Overweight and vitamin D deficient children are more at Diabetic Risk


According to The Journal of Clinical Endocrinology and Metabolism vitamin D deficiency is closely related in developing the insulin resistance condition in the overweight and obese children. Later on, these children develop full-blown diabetes after reaching to adulthood.

Researches done in the field of Clinical Endocrinology and Metabolism have revealed that overweight and vitamin D deficient children are more likely to get diabetes than children with normal body weight are. Excess body weight, as well as vitamin D deficiency, may be an invitation to diabetes in early adult hood. If the children are overweight then they need a larger amount of Vitamin D, or they might develop a condition of resistance to insulin, a condition that is called diabetes.

Lifestyle change can reduce the diabetes risk



diabetes

Most children due to lack of proper lifestyles suffer from inadequate levels of Vitamin D. These children do not indulge in the adequate amount of physical activity that is necessary for proper burning of the calories. Over that, they also have a defective eating pattern due to which fat is deposited in their bodies. Since they do not indulge in physical activity, they do not burn fat and are not being exposed to the sun due to which they do not produce vitamin D. This increases the diabetes risk early in life. Sun is the best source of Vitamin D and if children play for 30-45 minutes in the sunlight they will get the sufficient amount of vitamin D.

Various researches to study the relation of Diabetes and Vitamin D



To examine the trend of diabetes in obese children, deficient in Vitamin D, Doctor Micah Olson set up an experiment over 498 in both obese and normal children. He and his team from the University of Texas Southwestern Medical Centre have tried to investigate and formulate a relationship between abnormal glucose metabolism and blood pressure. In close connection, they also noted their vitamin D levels as well as Serum insulin in connection to their body mass index.

They also noted down underlying facts regarding the daily eating and drinking habits. The eating habits include the eating of fruits and vegetables and the drinking habits include the intake of soda, juices, milk and water. They were also enquired of whether they skipped breakfast.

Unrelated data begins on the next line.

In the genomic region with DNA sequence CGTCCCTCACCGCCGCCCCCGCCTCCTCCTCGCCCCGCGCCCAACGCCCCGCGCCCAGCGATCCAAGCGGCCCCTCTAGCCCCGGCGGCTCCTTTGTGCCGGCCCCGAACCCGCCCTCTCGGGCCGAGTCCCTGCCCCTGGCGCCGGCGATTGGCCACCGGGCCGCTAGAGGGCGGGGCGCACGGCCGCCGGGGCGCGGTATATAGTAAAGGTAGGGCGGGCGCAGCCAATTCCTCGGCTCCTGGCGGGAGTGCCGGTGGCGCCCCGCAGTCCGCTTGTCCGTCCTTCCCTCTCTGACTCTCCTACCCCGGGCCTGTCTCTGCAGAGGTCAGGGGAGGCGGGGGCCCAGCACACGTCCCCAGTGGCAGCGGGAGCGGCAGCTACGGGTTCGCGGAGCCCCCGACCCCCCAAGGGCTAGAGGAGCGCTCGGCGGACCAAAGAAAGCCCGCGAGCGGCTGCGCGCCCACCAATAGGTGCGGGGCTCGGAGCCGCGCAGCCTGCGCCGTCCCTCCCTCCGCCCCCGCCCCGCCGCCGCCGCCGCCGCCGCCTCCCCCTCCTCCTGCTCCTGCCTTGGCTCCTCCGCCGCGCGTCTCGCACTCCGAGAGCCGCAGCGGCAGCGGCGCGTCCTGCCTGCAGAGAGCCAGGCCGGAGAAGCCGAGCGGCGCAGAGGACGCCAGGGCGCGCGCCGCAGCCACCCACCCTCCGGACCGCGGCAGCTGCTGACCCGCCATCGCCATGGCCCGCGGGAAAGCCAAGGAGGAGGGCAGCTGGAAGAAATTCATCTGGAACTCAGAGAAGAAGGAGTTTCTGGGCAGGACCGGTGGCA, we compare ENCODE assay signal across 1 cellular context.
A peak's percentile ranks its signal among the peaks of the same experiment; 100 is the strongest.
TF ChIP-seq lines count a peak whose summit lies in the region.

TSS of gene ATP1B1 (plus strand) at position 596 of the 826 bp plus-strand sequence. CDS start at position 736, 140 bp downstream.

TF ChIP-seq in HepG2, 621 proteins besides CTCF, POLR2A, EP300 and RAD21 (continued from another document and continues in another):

Conclusions made by the studies

Studying all of these above factors they concluded that almost 92% of the obese children did not have the required amount of vitamin D in their body and were classified as deficient. Fifty per cent of the participants had a deficiency of Vitamin D and their level of Vitamin D was below 20ng/mL. Doctor Olson concluded that poor eating habits as well as the trend of missing out breakfasts along with increased consumption of soda has led to the decreased amount of Vitamin D in obese children.

He also went on to conclude that those who have low levels of Vitamin D in the blood serum is seen to be far more resistant to insulin than children with normal body weight but lower Vitamin D levels. This is the inference to the development to type 2 Diabetes. This condition may be called rightly as prediabetic.

Diabetes and lower level of vitamin D



The condition of insulin resistance, called in medical terms as diabetes is increasing in an alarming rate among children and young adults. The research points to one derivation -lower levels of Vitamin D and excess body weight may give rise to diabetes symptoms. He suggests mandatory test of Vitamin D in the blood. The required amount of Vitamin D is to be maintained between 50ng/ml and 70ng/ml.

Further researches are needed for knowing the clinical significance of reduced Vitamin D in obese children, the duration, and amount of medication they need for replenishing the Vitamin D levels and whether, after treatment of Vitamin D, the insulin resistance problem is decreased or not.

Organizations such as, Diabetes UK is funding researches at the University of Glasgow to establish the relationship between vitamin D supplementation and type 2 diabetes.

Keeping a healthy diet and regular exercise like playing are still the best ways for keeping the risk of type 2 diabetes away.


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